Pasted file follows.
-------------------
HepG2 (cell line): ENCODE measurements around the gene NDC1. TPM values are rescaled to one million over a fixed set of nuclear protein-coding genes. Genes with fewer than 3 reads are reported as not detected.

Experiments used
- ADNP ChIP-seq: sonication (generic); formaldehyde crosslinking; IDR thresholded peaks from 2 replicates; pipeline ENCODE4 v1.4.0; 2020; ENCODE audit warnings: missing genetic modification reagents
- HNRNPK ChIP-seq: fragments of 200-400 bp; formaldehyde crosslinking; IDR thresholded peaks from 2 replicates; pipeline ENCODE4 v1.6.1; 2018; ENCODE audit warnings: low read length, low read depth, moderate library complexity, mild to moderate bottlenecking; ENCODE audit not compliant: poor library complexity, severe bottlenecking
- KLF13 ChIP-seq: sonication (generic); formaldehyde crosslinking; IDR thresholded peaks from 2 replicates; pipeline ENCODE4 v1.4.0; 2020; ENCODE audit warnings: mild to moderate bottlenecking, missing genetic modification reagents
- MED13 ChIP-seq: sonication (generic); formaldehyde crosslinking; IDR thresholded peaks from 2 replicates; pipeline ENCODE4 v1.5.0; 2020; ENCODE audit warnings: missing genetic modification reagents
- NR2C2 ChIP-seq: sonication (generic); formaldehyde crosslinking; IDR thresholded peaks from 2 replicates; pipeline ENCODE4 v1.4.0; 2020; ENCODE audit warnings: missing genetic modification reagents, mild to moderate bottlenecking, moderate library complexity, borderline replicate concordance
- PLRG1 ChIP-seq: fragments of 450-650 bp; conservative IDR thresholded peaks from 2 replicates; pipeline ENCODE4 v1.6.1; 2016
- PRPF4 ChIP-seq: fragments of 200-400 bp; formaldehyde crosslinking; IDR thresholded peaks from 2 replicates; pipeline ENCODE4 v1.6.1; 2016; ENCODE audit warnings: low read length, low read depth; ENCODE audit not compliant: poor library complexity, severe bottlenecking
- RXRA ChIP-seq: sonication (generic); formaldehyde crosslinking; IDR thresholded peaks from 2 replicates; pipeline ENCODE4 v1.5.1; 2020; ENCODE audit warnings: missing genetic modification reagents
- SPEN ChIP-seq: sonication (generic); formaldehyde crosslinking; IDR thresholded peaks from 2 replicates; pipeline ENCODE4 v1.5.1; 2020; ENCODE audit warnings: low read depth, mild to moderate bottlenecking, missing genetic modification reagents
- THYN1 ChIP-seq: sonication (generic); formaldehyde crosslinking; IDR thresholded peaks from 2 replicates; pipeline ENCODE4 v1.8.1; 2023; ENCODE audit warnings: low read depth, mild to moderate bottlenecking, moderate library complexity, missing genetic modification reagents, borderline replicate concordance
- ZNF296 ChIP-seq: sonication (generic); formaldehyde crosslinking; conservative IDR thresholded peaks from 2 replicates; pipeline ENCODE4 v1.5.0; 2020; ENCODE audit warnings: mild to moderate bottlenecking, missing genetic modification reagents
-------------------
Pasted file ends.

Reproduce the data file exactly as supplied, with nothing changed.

HepG2 (cell line): ENCODE measurements around the gene NDC1. TPM values are rescaled to one million over a fixed set of nuclear protein-coding genes. Genes with fewer than 3 reads are reported as not detected.

Experiments used
- ADNP ChIP-seq: sonication (generic); formaldehyde crosslinking; IDR thresholded peaks from 2 replicates; pipeline ENCODE4 v1.4.0; 2020; ENCODE audit warnings: missing genetic modification reagents
- HNRNPK ChIP-seq: fragments of 200-400 bp; formaldehyde crosslinking; IDR thresholded peaks from 2 replicates; pipeline ENCODE4 v1.6.1; 2018; ENCODE audit warnings: low read length, low read depth, moderate library complexity, mild to moderate bottlenecking; ENCODE audit not compliant: poor library complexity, severe bottlenecking
- KLF13 ChIP-seq: sonication (generic); formaldehyde crosslinking; IDR thresholded peaks from 2 replicates; pipeline ENCODE4 v1.4.0; 2020; ENCODE audit warnings: mild to moderate bottlenecking, missing genetic modification reagents
- MED13 ChIP-seq: sonication (generic); formaldehyde crosslinking; IDR thresholded peaks from 2 replicates; pipeline ENCODE4 v1.5.0; 2020; ENCODE audit warnings: missing genetic modification reagents
- NR2C2 ChIP-seq: sonication (generic); formaldehyde crosslinking; IDR thresholded peaks from 2 replicates; pipeline ENCODE4 v1.4.0; 2020; ENCODE audit warnings: missing genetic modification reagents, mild to moderate bottlenecking, moderate library complexity, borderline replicate concordance
- PLRG1 ChIP-seq: fragments of 450-650 bp; conservative IDR thresholded peaks from 2 replicates; pipeline ENCODE4 v1.6.1; 2016
- PRPF4 ChIP-seq: fragments of 200-400 bp; formaldehyde crosslinking; IDR thresholded peaks from 2 replicates; pipeline ENCODE4 v1.6.1; 2016; ENCODE audit warnings: low read length, low read depth; ENCODE audit not compliant: poor library complexity, severe bottlenecking
- RXRA ChIP-seq: sonication (generic); formaldehyde crosslinking; IDR thresholded peaks from 2 replicates; pipeline ENCODE4 v1.5.1; 2020; ENCODE audit warnings: missing genetic modification reagents
- SPEN ChIP-seq: sonication (generic); formaldehyde crosslinking; IDR thresholded peaks from 2 replicates; pipeline ENCODE4 v1.5.1; 2020; ENCODE audit warnings: low read depth, mild to moderate bottlenecking, missing genetic modification reagents
- THYN1 ChIP-seq: sonication (generic); formaldehyde crosslinking; IDR thresholded peaks from 2 replicates; pipeline ENCODE4 v1.8.1; 2023; ENCODE audit warnings: low read depth, mild to moderate bottlenecking, moderate library complexity, missing genetic modification reagents, borderline replicate concordance
- ZNF296 ChIP-seq: sonication (generic); formaldehyde crosslinking; conservative IDR thresholded peaks from 2 replicates; pipeline ENCODE4 v1.5.0; 2020; ENCODE audit warnings: mild to moderate bottlenecking, missing genetic modification reagents